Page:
Trish Lindström is maid to order for The Game Of Love And Chance.
THE GAME OF LOVE AND CHANCE by Marivaux, adapted and translated by Nicolas Billon (Canadian Stage). At the Bluma Appel (27 Front East). To May 12. $20-$99. 416-366-7723. See Continuing. Rating: NNN
Written in 1730 by Marivaux, a French dramatist now often overlooked in favour of his countryman Molière, The Game Of Love And Chance is light and fluffy but still amusing. Silvia (Trish Lindström) and Dorante (Harry Judge) are young, eligible aristocrats about to meet by parental arrangement, but each decides to switch places with a servant in order to secretly observe the other.
The characters are one-dimensional stereotypes drawn from the commedia dell'arte tradition, but hilariously exaggerated movements, inventive staging and a snappy new translation by Nicolas Billon keep this chestnut feeling dynamic.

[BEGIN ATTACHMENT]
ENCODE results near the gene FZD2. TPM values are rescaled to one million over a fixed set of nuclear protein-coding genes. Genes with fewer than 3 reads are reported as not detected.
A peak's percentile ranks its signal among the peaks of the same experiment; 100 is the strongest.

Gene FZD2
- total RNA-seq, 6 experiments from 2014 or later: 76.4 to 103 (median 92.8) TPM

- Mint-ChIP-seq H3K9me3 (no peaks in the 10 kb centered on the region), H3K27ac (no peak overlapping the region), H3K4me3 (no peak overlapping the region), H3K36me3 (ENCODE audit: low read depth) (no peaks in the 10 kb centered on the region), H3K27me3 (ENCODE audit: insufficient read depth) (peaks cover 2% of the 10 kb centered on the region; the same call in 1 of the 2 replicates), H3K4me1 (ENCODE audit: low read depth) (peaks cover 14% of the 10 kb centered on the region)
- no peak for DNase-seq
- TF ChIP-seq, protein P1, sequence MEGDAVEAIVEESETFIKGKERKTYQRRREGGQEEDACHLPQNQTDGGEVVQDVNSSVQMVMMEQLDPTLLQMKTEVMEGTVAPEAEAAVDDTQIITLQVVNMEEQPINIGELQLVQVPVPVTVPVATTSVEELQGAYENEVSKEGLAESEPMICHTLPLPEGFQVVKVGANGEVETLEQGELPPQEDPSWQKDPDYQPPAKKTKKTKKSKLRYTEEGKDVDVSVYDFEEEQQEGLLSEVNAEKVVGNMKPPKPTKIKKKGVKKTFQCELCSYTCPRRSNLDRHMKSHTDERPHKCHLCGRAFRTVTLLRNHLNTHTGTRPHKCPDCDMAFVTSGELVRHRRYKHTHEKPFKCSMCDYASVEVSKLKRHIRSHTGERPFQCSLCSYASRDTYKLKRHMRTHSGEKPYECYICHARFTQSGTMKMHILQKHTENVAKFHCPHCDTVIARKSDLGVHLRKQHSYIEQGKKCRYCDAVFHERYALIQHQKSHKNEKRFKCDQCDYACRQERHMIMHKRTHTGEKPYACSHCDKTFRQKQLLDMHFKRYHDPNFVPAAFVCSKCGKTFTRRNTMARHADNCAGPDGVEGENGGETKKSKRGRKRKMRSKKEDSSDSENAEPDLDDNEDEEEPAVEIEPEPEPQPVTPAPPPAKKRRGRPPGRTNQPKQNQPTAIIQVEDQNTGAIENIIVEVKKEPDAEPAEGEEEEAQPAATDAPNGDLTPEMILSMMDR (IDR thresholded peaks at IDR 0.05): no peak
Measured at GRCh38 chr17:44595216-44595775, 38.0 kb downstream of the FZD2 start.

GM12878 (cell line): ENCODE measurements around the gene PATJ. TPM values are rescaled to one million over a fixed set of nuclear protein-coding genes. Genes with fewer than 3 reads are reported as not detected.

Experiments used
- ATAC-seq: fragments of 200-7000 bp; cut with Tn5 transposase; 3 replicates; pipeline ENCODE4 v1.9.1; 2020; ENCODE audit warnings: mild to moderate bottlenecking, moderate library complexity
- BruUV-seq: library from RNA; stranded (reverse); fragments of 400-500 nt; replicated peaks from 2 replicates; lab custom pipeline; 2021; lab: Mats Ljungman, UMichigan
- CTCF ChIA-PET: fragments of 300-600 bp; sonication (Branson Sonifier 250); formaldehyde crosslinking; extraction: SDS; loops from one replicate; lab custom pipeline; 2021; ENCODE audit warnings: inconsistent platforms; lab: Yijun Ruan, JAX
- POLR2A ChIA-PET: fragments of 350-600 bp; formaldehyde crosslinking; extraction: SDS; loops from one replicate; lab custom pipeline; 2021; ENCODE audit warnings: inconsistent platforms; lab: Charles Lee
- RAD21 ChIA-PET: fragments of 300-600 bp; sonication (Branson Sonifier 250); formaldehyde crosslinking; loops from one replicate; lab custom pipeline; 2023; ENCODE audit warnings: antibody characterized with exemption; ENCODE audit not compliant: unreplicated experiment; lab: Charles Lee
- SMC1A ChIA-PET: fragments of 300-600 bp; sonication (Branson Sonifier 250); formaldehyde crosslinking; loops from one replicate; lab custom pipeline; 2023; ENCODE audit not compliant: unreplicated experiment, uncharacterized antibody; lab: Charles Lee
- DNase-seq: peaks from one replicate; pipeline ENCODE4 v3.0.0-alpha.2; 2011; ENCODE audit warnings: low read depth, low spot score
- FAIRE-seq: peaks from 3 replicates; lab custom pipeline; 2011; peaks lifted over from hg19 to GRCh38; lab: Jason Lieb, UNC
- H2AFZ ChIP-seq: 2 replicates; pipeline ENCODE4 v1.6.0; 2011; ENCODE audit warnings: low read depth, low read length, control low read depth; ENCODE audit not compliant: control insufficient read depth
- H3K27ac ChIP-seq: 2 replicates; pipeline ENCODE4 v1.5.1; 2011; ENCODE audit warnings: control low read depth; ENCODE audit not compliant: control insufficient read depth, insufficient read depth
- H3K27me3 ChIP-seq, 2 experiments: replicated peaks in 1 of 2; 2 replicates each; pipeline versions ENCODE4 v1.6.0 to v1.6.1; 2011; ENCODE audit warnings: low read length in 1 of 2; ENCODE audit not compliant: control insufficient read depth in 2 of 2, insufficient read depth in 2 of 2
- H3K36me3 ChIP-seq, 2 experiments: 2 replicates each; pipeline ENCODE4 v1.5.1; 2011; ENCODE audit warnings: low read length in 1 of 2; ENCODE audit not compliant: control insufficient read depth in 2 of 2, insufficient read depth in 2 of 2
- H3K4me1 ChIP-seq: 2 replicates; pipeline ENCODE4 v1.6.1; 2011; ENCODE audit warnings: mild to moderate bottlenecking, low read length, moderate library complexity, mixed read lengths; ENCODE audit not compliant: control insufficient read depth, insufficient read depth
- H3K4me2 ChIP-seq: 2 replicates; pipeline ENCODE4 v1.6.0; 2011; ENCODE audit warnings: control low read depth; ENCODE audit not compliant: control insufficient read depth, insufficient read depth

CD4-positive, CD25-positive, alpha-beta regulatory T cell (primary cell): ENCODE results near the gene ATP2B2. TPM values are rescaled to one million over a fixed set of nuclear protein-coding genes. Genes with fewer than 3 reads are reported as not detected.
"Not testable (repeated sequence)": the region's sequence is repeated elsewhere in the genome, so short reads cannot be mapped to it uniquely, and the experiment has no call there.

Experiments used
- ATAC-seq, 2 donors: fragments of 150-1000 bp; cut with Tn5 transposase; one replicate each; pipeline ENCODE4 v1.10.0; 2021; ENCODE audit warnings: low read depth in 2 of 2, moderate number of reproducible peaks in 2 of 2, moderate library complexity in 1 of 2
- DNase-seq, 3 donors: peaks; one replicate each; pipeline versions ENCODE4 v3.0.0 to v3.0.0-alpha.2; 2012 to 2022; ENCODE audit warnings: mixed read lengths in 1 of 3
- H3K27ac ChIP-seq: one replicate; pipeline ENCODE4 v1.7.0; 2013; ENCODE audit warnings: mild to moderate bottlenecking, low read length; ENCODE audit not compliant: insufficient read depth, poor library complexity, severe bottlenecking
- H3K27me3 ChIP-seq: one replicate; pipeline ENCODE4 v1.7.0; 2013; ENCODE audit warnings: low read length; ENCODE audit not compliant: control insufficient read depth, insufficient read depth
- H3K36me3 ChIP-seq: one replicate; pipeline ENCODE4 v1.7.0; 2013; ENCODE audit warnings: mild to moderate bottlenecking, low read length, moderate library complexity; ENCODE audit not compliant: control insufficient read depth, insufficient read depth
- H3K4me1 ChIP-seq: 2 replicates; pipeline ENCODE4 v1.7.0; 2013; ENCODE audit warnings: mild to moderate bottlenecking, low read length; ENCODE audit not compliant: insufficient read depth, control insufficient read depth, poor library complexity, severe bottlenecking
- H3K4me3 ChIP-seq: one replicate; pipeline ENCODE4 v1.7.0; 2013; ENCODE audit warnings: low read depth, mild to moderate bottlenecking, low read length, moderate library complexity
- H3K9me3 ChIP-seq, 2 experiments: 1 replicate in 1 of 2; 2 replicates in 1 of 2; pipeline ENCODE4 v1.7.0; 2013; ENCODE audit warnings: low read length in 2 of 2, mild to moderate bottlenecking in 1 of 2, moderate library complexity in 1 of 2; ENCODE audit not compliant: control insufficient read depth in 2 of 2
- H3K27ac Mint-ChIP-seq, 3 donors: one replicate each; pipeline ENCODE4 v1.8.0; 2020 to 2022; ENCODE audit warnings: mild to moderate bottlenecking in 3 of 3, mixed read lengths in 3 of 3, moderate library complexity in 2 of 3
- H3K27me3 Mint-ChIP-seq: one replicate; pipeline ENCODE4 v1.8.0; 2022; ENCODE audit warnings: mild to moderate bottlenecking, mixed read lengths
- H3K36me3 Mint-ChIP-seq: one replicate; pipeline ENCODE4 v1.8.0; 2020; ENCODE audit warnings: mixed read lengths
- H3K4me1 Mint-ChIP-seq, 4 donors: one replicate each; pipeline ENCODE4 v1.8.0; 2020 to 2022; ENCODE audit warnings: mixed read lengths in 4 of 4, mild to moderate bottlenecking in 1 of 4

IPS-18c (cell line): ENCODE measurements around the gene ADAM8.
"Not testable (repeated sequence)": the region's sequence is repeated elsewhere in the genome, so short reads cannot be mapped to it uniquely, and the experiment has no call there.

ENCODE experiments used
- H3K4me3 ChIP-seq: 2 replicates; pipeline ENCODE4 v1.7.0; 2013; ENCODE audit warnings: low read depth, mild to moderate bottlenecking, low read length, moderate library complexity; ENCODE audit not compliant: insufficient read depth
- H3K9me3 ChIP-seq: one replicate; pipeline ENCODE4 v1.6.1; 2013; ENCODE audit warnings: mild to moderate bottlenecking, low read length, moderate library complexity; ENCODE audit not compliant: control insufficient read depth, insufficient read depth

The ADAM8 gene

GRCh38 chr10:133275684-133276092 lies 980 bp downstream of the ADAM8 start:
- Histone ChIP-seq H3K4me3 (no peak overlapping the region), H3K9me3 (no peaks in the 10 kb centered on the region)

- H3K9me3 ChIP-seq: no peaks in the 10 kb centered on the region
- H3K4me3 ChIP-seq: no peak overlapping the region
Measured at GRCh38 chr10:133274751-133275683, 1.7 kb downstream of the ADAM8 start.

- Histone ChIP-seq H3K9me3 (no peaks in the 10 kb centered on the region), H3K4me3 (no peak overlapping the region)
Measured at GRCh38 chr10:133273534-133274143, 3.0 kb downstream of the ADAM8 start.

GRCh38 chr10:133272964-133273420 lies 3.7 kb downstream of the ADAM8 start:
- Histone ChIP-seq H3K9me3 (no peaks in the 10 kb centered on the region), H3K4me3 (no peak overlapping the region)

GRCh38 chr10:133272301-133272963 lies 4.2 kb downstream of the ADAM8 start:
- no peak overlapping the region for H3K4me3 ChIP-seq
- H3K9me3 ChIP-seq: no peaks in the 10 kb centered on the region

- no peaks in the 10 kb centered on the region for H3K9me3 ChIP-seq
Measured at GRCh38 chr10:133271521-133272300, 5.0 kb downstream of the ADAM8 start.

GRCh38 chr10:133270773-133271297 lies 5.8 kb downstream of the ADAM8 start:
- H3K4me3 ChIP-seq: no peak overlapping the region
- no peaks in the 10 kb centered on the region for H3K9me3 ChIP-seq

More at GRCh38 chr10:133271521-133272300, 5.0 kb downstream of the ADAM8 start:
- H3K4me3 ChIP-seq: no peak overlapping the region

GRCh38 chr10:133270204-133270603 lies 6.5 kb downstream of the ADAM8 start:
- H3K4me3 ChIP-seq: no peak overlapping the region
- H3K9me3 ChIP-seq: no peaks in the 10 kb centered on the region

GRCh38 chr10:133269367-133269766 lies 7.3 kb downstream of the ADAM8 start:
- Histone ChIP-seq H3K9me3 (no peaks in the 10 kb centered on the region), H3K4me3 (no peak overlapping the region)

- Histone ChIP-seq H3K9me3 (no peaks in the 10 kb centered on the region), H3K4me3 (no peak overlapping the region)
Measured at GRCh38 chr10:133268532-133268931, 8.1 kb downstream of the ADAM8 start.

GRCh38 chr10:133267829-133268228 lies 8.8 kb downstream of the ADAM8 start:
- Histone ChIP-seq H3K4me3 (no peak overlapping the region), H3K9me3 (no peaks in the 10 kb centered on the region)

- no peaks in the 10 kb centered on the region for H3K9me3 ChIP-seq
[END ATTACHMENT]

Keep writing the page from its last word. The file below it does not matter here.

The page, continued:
While the entire cast squeezes every last drop of funny out of the script, Gil Garratt and Gemma James-Smith, who play the two servants suddenly thrust into high society, stand out. Garratt plays Arlequino with a full-on knavish glee that's part slovenly rock star and part court jester with ADHD, and scores the biggest laughs for his fabulously overblown entrances.
Director Matthew Jocelyn uses Anick La Bissonnière's intriguing set design (involving two movable mirror walls) to create some visuals nicely evocative of the themes of identity and deception.
But even at a tight 90 minutes, the shenanigans get a little tedious, and the constant stream of high-strung babble loses its colour toward the end.